I think I signed a contract to this dark. Parked
a car at the spring’s edge and prayed
true to it. Blue bed, white toilet seat.
I had a student write that winter wasted her.
Her mind a pillow of pronouns I gripped so hard
it inflated with a pop. A Pontiac
that I was driving wrong. The plop of soap
as the book on tape ends again, foam running white
where water later throngs. Cold armistice of May
which met me at the edge of her first song
wove of itself a longer year than I
would ever want. If I was wrong
to wrestle an obedience from the tube
of melted chapstick, mangled pink sand castle
where lotion should have been, and put the thing
I’d molded to my lip, then I was wrong
to claim I’d wring of any year a song.
It’s summer now, three cuts over James’s eye
as peanut butter slits my ice cream bar,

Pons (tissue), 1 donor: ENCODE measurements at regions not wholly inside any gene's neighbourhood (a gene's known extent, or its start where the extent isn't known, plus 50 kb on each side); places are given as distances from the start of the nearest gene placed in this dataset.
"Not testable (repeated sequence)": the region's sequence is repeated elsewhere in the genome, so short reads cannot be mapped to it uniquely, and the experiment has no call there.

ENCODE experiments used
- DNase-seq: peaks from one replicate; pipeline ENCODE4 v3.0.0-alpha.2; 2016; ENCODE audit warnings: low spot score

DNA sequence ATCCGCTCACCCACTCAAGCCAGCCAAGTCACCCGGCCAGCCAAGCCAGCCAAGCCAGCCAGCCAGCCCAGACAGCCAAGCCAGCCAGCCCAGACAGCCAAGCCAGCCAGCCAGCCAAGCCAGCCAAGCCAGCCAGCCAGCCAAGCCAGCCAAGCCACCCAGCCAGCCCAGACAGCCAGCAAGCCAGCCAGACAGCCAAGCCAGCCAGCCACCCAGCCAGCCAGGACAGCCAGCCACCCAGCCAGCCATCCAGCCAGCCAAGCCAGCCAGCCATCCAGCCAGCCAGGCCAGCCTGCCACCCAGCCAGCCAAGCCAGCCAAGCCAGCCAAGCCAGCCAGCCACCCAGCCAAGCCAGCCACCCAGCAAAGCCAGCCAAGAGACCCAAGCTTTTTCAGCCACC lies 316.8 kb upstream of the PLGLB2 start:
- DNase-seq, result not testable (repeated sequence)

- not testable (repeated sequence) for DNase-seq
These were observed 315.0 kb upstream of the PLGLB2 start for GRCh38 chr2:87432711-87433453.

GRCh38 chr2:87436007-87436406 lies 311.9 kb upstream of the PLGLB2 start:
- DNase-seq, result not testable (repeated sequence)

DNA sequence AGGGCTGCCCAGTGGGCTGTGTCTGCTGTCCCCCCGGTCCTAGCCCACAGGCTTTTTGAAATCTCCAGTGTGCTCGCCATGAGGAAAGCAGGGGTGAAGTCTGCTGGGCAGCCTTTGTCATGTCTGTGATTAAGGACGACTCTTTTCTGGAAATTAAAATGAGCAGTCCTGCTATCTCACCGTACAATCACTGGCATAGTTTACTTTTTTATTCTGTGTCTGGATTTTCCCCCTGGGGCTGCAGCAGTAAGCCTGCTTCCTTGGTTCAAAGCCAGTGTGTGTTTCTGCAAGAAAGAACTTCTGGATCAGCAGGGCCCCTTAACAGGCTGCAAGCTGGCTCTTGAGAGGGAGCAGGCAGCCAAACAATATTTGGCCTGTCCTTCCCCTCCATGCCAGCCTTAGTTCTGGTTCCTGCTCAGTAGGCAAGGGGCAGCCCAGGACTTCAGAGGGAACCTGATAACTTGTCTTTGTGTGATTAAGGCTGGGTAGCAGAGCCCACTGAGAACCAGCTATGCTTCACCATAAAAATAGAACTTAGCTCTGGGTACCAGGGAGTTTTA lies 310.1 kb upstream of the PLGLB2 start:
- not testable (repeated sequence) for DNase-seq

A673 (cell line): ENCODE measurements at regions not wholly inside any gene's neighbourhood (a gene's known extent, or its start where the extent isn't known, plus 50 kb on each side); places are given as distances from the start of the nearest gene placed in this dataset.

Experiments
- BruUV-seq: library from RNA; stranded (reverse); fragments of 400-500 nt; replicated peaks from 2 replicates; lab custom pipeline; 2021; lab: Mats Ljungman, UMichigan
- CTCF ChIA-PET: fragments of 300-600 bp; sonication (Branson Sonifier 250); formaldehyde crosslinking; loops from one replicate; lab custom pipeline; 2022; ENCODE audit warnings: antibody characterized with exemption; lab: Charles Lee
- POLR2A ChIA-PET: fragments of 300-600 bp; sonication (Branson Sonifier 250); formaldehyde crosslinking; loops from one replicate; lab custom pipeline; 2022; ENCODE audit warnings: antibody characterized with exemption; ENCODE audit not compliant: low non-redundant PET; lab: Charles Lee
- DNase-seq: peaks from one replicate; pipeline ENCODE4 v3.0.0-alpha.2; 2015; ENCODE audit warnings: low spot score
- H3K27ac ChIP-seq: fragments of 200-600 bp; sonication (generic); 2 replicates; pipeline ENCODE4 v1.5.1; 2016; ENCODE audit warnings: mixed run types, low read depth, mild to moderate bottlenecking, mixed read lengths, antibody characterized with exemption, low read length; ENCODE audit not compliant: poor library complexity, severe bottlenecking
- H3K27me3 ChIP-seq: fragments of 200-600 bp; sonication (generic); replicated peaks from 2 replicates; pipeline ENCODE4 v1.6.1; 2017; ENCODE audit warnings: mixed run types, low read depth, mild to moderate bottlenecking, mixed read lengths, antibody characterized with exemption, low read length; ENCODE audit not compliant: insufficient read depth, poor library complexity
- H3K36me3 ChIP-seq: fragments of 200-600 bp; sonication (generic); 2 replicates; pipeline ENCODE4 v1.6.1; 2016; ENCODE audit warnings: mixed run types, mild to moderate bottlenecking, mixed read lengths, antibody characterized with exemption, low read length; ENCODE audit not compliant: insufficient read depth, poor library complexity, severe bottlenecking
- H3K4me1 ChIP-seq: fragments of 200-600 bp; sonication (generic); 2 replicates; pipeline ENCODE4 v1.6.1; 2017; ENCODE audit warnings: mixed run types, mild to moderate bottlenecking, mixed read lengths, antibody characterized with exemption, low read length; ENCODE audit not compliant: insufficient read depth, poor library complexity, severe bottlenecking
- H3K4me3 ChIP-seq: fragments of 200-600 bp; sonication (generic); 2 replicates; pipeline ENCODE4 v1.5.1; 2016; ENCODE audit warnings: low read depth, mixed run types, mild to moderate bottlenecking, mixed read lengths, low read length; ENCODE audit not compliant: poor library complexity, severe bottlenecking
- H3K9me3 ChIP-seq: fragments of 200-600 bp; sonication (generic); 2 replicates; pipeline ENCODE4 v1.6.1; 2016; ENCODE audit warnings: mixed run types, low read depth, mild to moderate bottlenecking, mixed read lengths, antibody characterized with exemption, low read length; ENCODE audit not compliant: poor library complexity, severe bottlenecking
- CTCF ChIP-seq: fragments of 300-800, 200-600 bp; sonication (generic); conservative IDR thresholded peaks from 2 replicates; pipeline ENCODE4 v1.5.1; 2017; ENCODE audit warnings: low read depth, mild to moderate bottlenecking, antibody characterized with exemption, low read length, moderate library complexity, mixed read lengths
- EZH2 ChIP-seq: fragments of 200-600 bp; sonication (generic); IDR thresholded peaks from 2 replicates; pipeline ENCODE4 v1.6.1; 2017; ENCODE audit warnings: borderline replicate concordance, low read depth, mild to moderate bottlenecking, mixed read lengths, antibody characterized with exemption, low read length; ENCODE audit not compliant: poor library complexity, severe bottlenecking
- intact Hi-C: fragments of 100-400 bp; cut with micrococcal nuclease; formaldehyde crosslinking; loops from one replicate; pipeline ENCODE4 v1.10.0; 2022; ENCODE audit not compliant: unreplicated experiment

his skin a sweetly rusting sauna sky,
the white dog hacking algae in the yard,
the breakfast tray stained red with moldy berries,
and a pair of parakeet-shaped salad tongs:
the year rips in from on. The light lifts late
across the rental pond, withholding dark
from dark and lifting currants into season,
raising a pearl of harder water from
the furrow winter frowned into the yard.
The year was nothing; we did fuck a lot
but not enough for him. I have been taught
to bear the autumn toward him in my arms
Hannah Loeb is a poet and teacher who lives in Bellevue, Idaho. She earned her MFA from the Iowa Writers' Workshop in 2015, and her work has appeared in Prodigal, Ninth Letter, American Chordata, and Sequestrum.